In other items: Hewlett-Packard CEO may lose some daily responsibilities; Microsoft search engine goes through testing; and Monsanto to buy California seed company for $1 billion.
Google is using its Internet search technology to find information and images broadcast on television, continuing a recent effort to expand its influence beyond the Web.
The Mountain View, Calif.-based company planned to introduce the new video search service today in an index that will be operated separately from the market-leading search engine offered on its home page. The feature pinpoints content previously aired on a variety of television networks by scanning through the closed-caption text that many programmers offer.
Google’s index, which began storing information last month, includes programming from ABC, PBS, Fox News and C-SPAN.
“We think TV is a big part of people’s lives,” said Jonathan Rosenberg, Google’s vice president of product management. “Ultimately, we would like to have all TV programming indexed.”
Hewlett-Packard’s board of directors discussed shifting some day-to-day responsibilities from CEO Carly Fiorina to other executives in an effort to improve the technology giant’s performance, according to The Wall Street Journal.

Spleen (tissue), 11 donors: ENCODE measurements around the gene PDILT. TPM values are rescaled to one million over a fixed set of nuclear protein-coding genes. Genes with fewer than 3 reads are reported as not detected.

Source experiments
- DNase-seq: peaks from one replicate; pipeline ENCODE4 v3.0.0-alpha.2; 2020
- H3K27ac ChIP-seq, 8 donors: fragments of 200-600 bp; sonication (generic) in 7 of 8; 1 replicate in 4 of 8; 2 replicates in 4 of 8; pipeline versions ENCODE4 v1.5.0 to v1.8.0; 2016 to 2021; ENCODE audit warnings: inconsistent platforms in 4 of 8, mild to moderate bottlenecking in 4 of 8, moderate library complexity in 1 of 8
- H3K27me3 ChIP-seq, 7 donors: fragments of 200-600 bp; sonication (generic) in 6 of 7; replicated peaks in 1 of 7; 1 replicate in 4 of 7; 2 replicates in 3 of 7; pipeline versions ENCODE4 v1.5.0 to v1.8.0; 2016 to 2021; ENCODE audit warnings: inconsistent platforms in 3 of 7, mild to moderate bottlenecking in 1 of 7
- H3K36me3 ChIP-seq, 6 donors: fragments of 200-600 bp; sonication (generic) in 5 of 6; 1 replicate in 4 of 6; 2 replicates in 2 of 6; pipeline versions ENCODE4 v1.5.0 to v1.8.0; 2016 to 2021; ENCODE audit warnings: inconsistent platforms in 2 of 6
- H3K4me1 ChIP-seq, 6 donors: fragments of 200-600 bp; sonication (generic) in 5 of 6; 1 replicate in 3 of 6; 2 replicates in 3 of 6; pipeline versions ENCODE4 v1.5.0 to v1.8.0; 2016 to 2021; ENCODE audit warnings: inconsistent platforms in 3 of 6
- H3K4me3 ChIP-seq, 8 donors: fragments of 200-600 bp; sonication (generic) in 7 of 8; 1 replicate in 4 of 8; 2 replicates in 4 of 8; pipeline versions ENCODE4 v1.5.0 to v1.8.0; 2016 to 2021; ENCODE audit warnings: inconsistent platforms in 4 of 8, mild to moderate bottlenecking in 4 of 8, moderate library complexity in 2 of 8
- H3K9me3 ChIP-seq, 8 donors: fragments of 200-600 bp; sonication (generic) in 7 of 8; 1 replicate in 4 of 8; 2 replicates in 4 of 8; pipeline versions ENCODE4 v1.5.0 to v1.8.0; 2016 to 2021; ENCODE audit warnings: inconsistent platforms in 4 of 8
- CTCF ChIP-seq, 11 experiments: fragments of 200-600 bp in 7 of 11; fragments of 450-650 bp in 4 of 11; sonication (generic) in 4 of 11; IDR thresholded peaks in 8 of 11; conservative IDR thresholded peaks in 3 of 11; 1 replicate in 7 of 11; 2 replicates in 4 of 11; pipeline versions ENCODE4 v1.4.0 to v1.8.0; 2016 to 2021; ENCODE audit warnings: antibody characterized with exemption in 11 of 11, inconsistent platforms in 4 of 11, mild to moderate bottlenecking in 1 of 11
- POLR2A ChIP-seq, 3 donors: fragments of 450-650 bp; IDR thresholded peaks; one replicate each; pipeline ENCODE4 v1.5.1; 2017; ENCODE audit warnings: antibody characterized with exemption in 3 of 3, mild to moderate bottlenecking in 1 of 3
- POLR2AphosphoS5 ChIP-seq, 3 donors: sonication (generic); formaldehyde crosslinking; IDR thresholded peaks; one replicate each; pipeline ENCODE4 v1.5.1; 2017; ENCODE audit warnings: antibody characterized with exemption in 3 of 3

CEO may lose some daily responsibilities
Citing unnamed sources, The Journal said the board discussed granting more control to three senior executives at its annual planning meeting that took place between Jan. 12 and Jan. 15 in San Francisco.
Fiorina’s job is not in question, one source told the newspaper. “But she shouldn’t be running everything every day,” the person told The Journal. “She is very hands-on, and that slows things down.”
Microsoft has begun to integrate its search engine — which is still officially in test mode — into its main Web search site at search.msn.com. A spokesman said the company is scaling its search engine up and down as part of the testing process before the search engine moves into final release. Up to now, Microsoft has been using technology from rival Yahoo! to power its Web searches, but has been developing its own search engine.
Search engine goes through testing
Monsanto said yesterday it will buy vegetable and fruit seed company Seminis for about $1 billion in cash, looking to capitalize on the trend of healthier diets while further migrating from its chemical herbicide business.
California seed company bought for $1 billion
Monsanto said it will assume an additional $400 million in debt by Seminis, the Oxnard, Calif.-based supplier of more than 3,500 seed varieties to commercial fruit and vegetable growers, dealers, distributors and wholesalers in more than 150 countries.
With competition continuing to erode St. Louis-based Monsanto’s dominance in herbicides, the maker of Roundup has increasingly focused on seeds, including genetically modified offerings able to withstand weeds, insects and disease seeds, for future profits.
Compiled from The Associated Press and Seattle Times business staff